Tagovailoa, a sophomore, has thrown 37 touchdown passes to just four interceptions while leading the undefeated Crimson Tide to the top spot in the College Football Playoff rankings.
The award's voters, made up of the 130 Football Bowl Subdivision head coaches and sports information directors, chose Tagovailoa over three other quarterback finalists -- Will Grier of West Virginia, Kyler Murray of Oklahoma Gardner Minshew of Washington State -- as well as Kentucky linebacker Josh Allen.
Tagovailoa is battling to get healthy in time to face Oklahoma in the College Football Playoff Semifinal at the Capital One Orange Bowl after leaving the SEC championship game with a high ankle sprain.
"I couldn't put a timetable on this," Tagovailoa said of his recovery on SportsCenter after accepting his award. "I'm just looking at trying to get better every day, and hopefully it feels a lot better leading up to the game."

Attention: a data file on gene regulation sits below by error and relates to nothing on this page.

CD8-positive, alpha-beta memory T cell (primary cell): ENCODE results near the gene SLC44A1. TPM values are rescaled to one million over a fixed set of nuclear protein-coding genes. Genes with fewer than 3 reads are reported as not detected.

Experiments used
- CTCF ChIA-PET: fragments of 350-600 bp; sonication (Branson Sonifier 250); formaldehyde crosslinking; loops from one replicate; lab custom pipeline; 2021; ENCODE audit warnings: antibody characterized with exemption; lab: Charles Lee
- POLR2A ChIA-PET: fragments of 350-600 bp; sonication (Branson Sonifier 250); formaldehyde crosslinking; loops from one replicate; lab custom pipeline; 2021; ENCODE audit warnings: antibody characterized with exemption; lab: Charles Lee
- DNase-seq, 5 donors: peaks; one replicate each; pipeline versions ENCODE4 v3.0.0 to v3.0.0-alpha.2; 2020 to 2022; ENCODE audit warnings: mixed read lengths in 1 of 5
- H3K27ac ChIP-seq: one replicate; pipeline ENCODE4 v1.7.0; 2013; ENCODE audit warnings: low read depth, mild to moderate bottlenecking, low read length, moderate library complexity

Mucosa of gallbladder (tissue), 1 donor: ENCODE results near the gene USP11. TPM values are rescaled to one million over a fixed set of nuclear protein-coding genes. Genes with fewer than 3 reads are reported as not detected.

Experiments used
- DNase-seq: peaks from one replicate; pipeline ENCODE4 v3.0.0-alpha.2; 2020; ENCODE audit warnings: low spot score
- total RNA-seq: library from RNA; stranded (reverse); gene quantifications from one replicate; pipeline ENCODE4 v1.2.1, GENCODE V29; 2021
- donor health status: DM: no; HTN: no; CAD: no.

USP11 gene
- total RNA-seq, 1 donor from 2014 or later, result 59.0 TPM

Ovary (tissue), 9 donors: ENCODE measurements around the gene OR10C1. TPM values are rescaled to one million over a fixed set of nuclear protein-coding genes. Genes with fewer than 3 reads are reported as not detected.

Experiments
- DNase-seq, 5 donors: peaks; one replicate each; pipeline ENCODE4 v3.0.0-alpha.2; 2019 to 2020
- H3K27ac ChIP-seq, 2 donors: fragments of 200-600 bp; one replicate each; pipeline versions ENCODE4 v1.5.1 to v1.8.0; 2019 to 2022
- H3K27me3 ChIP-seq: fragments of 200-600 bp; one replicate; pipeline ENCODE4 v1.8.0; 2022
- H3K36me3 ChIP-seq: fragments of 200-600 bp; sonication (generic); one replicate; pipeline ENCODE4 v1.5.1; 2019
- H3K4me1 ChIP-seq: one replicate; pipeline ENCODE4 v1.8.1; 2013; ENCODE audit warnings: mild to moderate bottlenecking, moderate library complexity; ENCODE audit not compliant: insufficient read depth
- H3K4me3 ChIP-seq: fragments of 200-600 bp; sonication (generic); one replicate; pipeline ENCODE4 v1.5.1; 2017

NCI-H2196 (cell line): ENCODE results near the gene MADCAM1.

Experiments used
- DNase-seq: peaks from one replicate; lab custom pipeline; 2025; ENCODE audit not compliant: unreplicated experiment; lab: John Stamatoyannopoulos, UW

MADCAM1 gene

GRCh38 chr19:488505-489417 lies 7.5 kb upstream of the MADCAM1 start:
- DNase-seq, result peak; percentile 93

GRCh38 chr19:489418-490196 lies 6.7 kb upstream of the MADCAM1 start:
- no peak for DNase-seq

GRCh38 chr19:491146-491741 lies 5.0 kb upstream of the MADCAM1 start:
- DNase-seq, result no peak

Tagovailoa is only the second Alabama player to win the award in its 52-year history, after running back Derrick Henry received the honor in 2015.
The past five players to win the Walter Camp Award also went on to win the Heisman Trophy. This year's Heisman will be presented Saturday to one of three finalists: Tagovailoa, Murray or Ohio State quarterback Dwayne Haskins.
"As a kid you dream of this, winning a Heisman or just any individual award in general," Tagovailoa said. "I think it would be amazing if I did win it, but if I didn't, I mean, we've still got to finish out our season. It's not an individual sport, it's a team sport, and the best thing I have to offer to my team is giving it all I can."
Tagovailoa will get his Walter Camp Award trophy at a banquet in New Haven, Connecticut, on Jan. 12.